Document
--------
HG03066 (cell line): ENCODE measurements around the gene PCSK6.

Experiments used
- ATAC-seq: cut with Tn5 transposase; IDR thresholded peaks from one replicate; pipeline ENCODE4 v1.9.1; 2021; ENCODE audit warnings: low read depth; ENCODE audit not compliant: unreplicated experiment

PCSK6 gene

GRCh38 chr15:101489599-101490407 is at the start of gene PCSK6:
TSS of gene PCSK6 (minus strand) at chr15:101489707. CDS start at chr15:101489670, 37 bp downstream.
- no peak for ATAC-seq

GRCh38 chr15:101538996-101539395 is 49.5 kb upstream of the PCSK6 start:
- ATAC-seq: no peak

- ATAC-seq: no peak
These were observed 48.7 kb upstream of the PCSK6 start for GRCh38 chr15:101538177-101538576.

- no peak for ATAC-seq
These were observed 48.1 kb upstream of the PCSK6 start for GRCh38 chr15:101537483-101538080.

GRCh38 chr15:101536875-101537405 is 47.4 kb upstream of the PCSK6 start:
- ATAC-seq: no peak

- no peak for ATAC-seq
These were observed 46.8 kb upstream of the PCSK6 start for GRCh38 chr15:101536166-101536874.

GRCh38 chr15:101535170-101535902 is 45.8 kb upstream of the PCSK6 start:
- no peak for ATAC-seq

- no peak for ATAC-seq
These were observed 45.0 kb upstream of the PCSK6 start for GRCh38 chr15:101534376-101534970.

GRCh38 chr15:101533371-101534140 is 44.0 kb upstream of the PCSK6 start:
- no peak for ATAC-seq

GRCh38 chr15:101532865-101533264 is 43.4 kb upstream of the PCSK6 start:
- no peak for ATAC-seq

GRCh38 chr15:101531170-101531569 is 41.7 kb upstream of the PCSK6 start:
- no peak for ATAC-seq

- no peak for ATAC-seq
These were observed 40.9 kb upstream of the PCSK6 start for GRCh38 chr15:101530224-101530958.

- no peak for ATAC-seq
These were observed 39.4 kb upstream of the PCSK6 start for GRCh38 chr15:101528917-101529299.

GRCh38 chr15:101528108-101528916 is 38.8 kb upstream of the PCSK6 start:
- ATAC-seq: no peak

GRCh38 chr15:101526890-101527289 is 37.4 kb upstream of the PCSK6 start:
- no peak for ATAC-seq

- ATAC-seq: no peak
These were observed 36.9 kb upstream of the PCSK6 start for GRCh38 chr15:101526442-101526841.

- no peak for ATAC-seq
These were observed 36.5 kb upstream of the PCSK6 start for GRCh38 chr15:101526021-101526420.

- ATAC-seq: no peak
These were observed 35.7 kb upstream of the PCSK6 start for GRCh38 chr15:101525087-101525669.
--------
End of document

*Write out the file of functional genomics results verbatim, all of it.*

HG03066 (cell line): ENCODE measurements around the gene PCSK6.

Experiments used
- ATAC-seq: cut with Tn5 transposase; IDR thresholded peaks from one replicate; pipeline ENCODE4 v1.9.1; 2021; ENCODE audit warnings: low read depth; ENCODE audit not compliant: unreplicated experiment

PCSK6 gene

GRCh38 chr15:101489599-101490407 is at the start of gene PCSK6:
TSS of gene PCSK6 (minus strand) at chr15:101489707. CDS start at chr15:101489670, 37 bp downstream.
- no peak for ATAC-seq

GRCh38 chr15:101538996-101539395 is 49.5 kb upstream of the PCSK6 start:
- ATAC-seq: no peak

- ATAC-seq: no peak
These were observed 48.7 kb upstream of the PCSK6 start for GRCh38 chr15:101538177-101538576.

- no peak for ATAC-seq
These were observed 48.1 kb upstream of the PCSK6 start for GRCh38 chr15:101537483-101538080.

GRCh38 chr15:101536875-101537405 is 47.4 kb upstream of the PCSK6 start:
- ATAC-seq: no peak

- no peak for ATAC-seq
These were observed 46.8 kb upstream of the PCSK6 start for GRCh38 chr15:101536166-101536874.

GRCh38 chr15:101535170-101535902 is 45.8 kb upstream of the PCSK6 start:
- no peak for ATAC-seq

- no peak for ATAC-seq
These were observed 45.0 kb upstream of the PCSK6 start for GRCh38 chr15:101534376-101534970.

GRCh38 chr15:101533371-101534140 is 44.0 kb upstream of the PCSK6 start:
- no peak for ATAC-seq

GRCh38 chr15:101532865-101533264 is 43.4 kb upstream of the PCSK6 start:
- no peak for ATAC-seq

GRCh38 chr15:101531170-101531569 is 41.7 kb upstream of the PCSK6 start:
- no peak for ATAC-seq

- no peak for ATAC-seq
These were observed 40.9 kb upstream of the PCSK6 start for GRCh38 chr15:101530224-101530958.

- no peak for ATAC-seq
These were observed 39.4 kb upstream of the PCSK6 start for GRCh38 chr15:101528917-101529299.

GRCh38 chr15:101528108-101528916 is 38.8 kb upstream of the PCSK6 start:
- ATAC-seq: no peak

GRCh38 chr15:101526890-101527289 is 37.4 kb upstream of the PCSK6 start:
- no peak for ATAC-seq

- ATAC-seq: no peak
These were observed 36.9 kb upstream of the PCSK6 start for GRCh38 chr15:101526442-101526841.

- no peak for ATAC-seq
These were observed 36.5 kb upstream of the PCSK6 start for GRCh38 chr15:101526021-101526420.

- ATAC-seq: no peak
These were observed 35.7 kb upstream of the PCSK6 start for GRCh38 chr15:101525087-101525669.